I’ve grown weary of the ceaseless onslaught of criticism of journalism, especially from those who seem to derive their critique solely from their politics. Not only is it shallow and myopic, I worry that the good work of reporters is lost in the blitz — good, solid work day-in and day-out. Like the reporting of NPR’s Debbie Elliott.
I was reminded of her dedication to the craft back in November when a shooter entered a church in Sutherland Springs, Texas, opened fire, and killed 26 people – including children. Debbie was one of a team of people sent by NPR to cover the tragedy. As I listened to her reports on NPR, I wondered: How do you do that? How do you, a stranger with a microphone, show up to a small, traumatized town and ask questions? As Debbie told me in this episode of HowSound, “In some ways you feel like this pariah who is here at this darkest moment for this town and you’ve got your microphone out trying to get the story.”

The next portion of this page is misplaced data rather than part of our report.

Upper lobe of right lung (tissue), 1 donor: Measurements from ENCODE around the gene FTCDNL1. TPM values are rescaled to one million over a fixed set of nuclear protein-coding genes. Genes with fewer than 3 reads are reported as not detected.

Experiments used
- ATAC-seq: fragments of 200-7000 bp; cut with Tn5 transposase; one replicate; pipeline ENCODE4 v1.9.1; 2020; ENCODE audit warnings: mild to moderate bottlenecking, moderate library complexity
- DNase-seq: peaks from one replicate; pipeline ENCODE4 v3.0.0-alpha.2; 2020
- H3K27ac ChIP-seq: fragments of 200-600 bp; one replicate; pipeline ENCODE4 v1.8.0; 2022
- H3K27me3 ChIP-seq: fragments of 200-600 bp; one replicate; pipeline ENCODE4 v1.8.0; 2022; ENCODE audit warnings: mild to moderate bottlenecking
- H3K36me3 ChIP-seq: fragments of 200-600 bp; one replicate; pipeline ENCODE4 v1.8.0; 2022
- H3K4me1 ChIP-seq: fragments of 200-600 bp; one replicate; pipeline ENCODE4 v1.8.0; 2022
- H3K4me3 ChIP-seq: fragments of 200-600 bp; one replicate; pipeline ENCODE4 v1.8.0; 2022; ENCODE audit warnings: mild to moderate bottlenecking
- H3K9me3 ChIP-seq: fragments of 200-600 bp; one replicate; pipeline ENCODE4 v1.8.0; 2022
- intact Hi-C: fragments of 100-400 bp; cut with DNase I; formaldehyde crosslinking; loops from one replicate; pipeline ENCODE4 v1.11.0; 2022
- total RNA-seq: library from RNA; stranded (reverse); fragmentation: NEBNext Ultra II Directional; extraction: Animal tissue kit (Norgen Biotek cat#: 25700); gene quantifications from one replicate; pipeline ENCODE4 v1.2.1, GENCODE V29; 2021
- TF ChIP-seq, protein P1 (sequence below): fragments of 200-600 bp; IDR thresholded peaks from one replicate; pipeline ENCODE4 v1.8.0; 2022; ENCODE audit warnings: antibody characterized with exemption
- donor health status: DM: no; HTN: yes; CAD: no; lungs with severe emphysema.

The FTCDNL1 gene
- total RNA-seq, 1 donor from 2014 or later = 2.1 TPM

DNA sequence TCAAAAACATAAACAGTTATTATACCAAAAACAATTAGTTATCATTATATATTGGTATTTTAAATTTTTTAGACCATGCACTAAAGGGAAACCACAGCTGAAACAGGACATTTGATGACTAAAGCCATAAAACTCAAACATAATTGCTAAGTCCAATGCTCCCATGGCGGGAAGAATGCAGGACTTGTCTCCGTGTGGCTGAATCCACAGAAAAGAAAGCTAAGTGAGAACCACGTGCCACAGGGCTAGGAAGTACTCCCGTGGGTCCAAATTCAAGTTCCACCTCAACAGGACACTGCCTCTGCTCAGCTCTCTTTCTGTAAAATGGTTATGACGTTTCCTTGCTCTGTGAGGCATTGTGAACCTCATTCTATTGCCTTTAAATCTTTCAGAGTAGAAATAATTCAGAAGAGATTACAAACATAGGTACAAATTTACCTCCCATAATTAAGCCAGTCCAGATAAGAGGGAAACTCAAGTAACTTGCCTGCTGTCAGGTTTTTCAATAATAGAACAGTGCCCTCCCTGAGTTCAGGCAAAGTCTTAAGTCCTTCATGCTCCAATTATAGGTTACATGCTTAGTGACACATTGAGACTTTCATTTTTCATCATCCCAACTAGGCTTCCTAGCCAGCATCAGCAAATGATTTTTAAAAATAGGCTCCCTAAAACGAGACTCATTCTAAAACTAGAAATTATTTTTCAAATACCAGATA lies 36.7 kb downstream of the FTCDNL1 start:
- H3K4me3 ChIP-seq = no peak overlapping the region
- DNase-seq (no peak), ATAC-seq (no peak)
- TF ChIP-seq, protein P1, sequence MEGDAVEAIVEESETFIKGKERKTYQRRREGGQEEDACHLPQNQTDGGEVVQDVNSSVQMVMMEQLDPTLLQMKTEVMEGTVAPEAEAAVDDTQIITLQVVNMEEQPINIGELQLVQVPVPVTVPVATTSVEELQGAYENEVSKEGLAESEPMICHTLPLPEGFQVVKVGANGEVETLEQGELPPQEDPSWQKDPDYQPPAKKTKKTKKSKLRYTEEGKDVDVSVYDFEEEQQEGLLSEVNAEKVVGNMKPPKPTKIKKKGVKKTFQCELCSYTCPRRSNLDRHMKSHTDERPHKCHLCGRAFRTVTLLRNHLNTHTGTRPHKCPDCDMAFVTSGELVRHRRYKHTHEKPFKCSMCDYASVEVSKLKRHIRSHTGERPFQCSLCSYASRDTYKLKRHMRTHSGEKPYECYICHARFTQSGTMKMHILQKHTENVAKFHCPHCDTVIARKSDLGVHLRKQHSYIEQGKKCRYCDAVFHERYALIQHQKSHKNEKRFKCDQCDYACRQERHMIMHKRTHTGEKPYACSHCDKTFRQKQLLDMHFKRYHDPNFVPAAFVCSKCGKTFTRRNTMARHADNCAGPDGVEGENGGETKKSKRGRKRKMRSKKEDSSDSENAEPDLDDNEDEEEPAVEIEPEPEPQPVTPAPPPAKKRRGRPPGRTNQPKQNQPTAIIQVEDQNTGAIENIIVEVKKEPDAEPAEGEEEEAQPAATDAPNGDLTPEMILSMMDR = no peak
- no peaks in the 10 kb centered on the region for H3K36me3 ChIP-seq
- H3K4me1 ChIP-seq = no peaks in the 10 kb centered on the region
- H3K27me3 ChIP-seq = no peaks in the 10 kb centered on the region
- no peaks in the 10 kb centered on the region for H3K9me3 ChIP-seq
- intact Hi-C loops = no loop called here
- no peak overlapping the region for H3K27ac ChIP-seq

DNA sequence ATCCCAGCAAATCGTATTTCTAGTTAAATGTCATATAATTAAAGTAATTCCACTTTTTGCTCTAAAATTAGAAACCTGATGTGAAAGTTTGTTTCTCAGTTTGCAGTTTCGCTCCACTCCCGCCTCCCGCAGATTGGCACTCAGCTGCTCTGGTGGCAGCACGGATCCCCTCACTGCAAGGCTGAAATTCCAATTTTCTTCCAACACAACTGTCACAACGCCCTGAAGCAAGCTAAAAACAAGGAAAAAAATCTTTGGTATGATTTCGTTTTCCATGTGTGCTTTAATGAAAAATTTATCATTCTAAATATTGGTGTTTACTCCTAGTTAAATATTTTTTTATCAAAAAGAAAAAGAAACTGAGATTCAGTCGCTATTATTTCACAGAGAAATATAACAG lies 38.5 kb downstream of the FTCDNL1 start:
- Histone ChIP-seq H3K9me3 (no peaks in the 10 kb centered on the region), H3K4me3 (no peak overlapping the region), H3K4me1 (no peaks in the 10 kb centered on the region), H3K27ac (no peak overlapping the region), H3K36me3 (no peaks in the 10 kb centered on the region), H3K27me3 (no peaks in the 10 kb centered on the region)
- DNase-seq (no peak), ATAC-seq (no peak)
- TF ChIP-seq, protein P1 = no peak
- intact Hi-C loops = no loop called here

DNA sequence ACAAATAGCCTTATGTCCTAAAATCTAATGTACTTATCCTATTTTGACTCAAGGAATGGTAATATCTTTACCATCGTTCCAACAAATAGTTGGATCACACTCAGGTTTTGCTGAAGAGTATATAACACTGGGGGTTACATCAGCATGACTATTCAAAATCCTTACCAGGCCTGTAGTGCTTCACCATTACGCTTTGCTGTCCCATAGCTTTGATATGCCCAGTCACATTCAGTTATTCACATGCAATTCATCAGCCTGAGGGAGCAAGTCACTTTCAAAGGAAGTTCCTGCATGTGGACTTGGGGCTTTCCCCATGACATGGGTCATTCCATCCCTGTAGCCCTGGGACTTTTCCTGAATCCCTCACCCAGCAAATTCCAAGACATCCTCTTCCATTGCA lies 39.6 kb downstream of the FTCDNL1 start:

Debbie’s reported on many traumatic events. Hurricane Harvey, for one. The marches in Charlottesville, for another. Along the way, she learned a quite a few strategies to avoid being a pariah. She lays out some of them on HowSound.
If you expect to report a distressful story, be sure to visit the website for the Dart Center for Trauma and Reporting. They are an incredible resource. Here are a few other resources here at Transom: